Increases your copper intake

Think past pennies: Copper is actually an essential trace mineral that your body needs in order to function correctly. Most Americans don’t get enough of it in their diets, but half an avocado will get you 20% of your daily recommended amount.

“Copper helps your body metabolize iron, and it plays a role in a healthy immune system and nervous system,” Zumpano explains.

Tips for enjoying avocados

“A perfectly ripe avocado is slightly firm but not rock-hard,” Zumpano says. “If it’s not ripe but you can’t wait to eat it, store it in a paper bag on the counter until it gives a little when you squeeze it.”

A ripe-but-not-too-ripe avocado is a time-limited treasure, so dive right in and get creative with your avocado creations, or embrace the millennial method and enjoy some avocado toast.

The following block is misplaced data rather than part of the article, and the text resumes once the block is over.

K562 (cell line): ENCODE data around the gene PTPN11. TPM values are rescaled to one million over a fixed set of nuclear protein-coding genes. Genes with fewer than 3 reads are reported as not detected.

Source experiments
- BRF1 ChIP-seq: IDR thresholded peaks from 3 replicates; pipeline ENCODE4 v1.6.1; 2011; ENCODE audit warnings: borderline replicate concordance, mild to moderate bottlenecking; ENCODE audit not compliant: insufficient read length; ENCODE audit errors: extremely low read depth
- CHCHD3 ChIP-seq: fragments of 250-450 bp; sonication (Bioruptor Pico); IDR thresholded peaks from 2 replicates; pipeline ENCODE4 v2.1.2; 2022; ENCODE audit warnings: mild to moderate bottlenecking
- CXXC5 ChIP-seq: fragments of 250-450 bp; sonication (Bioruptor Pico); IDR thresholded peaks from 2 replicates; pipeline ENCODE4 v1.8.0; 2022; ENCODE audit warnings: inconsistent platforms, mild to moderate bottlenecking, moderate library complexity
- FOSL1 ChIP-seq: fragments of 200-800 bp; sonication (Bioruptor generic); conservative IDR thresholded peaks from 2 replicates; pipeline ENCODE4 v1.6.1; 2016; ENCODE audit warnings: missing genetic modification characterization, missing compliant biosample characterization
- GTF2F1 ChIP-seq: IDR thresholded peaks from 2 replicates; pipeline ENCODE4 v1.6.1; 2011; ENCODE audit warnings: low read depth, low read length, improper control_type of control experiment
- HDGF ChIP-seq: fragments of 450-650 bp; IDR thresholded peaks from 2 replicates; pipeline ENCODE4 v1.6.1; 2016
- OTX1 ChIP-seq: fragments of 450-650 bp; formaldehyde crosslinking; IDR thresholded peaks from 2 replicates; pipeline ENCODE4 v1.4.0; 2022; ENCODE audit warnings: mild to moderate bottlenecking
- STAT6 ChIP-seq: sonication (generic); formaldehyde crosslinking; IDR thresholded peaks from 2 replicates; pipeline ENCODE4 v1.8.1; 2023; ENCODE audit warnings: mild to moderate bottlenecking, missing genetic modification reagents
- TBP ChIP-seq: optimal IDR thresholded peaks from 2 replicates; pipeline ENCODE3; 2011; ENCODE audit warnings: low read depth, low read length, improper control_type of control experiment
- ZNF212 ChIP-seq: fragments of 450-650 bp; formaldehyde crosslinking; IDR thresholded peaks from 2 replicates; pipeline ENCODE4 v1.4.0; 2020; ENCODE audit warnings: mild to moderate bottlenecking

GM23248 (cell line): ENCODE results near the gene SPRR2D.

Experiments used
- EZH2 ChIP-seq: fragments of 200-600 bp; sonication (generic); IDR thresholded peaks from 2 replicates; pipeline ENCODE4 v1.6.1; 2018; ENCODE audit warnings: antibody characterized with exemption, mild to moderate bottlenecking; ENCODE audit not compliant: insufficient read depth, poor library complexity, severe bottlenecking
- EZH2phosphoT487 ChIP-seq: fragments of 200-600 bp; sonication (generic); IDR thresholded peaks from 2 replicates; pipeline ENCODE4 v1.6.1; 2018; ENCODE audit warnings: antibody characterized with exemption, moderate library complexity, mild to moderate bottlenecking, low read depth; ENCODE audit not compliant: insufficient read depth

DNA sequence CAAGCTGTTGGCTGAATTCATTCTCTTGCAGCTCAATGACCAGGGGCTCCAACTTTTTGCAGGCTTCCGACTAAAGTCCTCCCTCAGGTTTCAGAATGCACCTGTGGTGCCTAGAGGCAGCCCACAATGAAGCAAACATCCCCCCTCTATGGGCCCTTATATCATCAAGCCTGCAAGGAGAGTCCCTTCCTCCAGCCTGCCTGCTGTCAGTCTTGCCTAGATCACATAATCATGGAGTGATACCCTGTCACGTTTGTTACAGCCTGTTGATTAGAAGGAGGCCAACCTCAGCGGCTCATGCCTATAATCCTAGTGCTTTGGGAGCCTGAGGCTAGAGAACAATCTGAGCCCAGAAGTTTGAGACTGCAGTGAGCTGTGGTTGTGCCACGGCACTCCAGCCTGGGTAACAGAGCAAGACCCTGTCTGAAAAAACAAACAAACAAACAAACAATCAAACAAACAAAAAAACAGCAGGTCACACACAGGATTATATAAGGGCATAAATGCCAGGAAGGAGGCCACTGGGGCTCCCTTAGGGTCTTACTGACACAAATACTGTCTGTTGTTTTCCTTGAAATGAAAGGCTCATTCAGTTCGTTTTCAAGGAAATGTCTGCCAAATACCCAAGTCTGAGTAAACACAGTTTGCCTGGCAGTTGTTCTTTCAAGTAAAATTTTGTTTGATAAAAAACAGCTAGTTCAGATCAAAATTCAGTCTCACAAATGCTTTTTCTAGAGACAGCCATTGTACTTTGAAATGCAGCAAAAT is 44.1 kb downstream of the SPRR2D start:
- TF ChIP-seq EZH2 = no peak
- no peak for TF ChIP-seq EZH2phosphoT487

But if you need to store it for a couple of days, just be sure to keep it in the fridge — not submerged in water, as some TikTokkers recommend. Some people call it a “food hack,” but it can easily lead to foodborne illness.

“You can even freeze avocado slices if you’re worried you won’t use them in time,” Zumpano suggests. “Then, you can easily throw them into a smoothie.”